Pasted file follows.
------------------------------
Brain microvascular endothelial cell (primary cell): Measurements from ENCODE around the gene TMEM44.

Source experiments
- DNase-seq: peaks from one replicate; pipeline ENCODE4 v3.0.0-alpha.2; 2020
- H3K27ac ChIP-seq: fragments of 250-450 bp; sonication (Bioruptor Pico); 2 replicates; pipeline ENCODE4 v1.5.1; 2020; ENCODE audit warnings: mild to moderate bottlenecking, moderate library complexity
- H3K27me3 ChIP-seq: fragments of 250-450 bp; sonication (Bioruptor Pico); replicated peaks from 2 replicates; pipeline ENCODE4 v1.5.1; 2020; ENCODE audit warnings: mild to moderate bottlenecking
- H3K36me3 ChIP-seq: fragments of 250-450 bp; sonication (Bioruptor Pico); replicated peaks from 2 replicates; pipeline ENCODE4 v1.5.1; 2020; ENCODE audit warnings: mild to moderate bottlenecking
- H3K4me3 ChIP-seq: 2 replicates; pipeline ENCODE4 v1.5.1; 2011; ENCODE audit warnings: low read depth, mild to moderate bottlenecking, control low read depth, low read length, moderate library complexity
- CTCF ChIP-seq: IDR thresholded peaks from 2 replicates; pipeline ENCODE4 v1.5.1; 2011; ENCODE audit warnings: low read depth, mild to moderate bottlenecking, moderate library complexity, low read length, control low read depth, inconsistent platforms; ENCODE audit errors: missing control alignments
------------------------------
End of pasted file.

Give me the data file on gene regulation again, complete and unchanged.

Brain microvascular endothelial cell (primary cell): Measurements from ENCODE around the gene TMEM44.

Source experiments
- DNase-seq: peaks from one replicate; pipeline ENCODE4 v3.0.0-alpha.2; 2020
- H3K27ac ChIP-seq: fragments of 250-450 bp; sonication (Bioruptor Pico); 2 replicates; pipeline ENCODE4 v1.5.1; 2020; ENCODE audit warnings: mild to moderate bottlenecking, moderate library complexity
- H3K27me3 ChIP-seq: fragments of 250-450 bp; sonication (Bioruptor Pico); replicated peaks from 2 replicates; pipeline ENCODE4 v1.5.1; 2020; ENCODE audit warnings: mild to moderate bottlenecking
- H3K36me3 ChIP-seq: fragments of 250-450 bp; sonication (Bioruptor Pico); replicated peaks from 2 replicates; pipeline ENCODE4 v1.5.1; 2020; ENCODE audit warnings: mild to moderate bottlenecking
- H3K4me3 ChIP-seq: 2 replicates; pipeline ENCODE4 v1.5.1; 2011; ENCODE audit warnings: low read depth, mild to moderate bottlenecking, control low read depth, low read length, moderate library complexity
- CTCF ChIP-seq: IDR thresholded peaks from 2 replicates; pipeline ENCODE4 v1.5.1; 2011; ENCODE audit warnings: low read depth, mild to moderate bottlenecking, moderate library complexity, low read length, control low read depth, inconsistent platforms; ENCODE audit errors: missing control alignments